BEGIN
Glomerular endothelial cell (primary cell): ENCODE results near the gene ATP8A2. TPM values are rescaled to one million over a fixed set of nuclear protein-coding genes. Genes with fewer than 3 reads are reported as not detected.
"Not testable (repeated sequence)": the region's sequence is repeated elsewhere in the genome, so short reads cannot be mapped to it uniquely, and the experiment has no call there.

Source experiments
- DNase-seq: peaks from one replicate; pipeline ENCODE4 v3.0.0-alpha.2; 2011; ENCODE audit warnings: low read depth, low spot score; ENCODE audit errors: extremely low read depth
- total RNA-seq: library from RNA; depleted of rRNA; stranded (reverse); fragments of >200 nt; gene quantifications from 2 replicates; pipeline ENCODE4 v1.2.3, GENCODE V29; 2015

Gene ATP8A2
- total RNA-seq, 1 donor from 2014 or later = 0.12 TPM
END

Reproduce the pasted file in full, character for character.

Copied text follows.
Glomerular endothelial cell (primary cell): ENCODE results near the gene ATP8A2. TPM values are rescaled to one million over a fixed set of nuclear protein-coding genes. Genes with fewer than 3 reads are reported as not detected.
"Not testable (repeated sequence)": the region's sequence is repeated elsewhere in the genome, so short reads cannot be mapped to it uniquely, and the experiment has no call there.

Source experiments
- DNase-seq: peaks from one replicate; pipeline ENCODE4 v3.0.0-alpha.2; 2011; ENCODE audit warnings: low read depth, low spot score; ENCODE audit errors: extremely low read depth
- total RNA-seq: library from RNA; depleted of rRNA; stranded (reverse); fragments of >200 nt; gene quantifications from 2 replicates; pipeline ENCODE4 v1.2.3, GENCODE V29; 2015

Gene ATP8A2
- total RNA-seq, 1 donor from 2014 or later = 0.12 TPM